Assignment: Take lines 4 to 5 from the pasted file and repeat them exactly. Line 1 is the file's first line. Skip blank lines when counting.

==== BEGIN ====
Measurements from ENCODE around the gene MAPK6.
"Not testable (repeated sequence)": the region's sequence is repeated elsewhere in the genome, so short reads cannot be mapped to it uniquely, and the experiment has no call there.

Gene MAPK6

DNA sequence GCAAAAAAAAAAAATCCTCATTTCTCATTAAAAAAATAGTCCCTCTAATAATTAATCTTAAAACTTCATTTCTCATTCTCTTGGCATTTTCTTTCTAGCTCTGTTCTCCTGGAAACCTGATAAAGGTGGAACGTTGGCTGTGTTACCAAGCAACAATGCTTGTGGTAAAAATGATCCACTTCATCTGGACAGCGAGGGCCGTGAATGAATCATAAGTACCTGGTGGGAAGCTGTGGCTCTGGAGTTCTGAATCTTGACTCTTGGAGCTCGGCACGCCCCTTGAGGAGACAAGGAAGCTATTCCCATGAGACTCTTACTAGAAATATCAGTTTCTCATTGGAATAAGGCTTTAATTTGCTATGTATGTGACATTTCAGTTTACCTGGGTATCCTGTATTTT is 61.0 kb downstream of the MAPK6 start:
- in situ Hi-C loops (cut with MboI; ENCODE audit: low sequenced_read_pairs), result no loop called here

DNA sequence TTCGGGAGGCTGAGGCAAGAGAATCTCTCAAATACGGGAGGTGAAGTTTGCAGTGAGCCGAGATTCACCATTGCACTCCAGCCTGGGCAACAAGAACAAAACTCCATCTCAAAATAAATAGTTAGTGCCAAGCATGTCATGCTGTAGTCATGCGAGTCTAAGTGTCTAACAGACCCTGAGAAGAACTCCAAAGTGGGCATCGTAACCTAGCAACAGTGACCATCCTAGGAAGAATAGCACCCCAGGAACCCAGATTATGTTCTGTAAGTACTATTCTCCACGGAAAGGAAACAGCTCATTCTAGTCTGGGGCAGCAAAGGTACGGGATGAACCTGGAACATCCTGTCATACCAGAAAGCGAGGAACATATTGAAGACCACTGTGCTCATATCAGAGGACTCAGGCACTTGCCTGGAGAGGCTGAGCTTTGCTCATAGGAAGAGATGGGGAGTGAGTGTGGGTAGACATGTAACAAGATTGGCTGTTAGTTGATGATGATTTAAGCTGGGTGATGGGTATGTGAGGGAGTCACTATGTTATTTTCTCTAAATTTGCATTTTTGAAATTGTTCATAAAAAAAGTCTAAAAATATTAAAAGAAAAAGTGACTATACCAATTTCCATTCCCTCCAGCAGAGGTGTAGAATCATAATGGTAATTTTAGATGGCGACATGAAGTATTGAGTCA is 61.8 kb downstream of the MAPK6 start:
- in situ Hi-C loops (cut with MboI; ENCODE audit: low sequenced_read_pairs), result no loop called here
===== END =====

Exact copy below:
DNA sequence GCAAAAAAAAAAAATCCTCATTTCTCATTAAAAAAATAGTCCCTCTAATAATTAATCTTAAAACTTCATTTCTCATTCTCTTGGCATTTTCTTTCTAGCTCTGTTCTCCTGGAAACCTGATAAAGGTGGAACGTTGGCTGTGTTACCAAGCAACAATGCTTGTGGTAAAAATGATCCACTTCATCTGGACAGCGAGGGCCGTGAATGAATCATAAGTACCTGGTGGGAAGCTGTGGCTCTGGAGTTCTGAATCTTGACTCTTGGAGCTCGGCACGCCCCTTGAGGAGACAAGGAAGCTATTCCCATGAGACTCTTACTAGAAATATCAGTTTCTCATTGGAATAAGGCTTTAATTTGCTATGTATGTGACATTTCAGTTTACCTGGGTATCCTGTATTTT is 61.0 kb downstream of the MAPK6 start:
- in situ Hi-C loops (cut with MboI; ENCODE audit: low sequenced_read_pairs), result no loop called here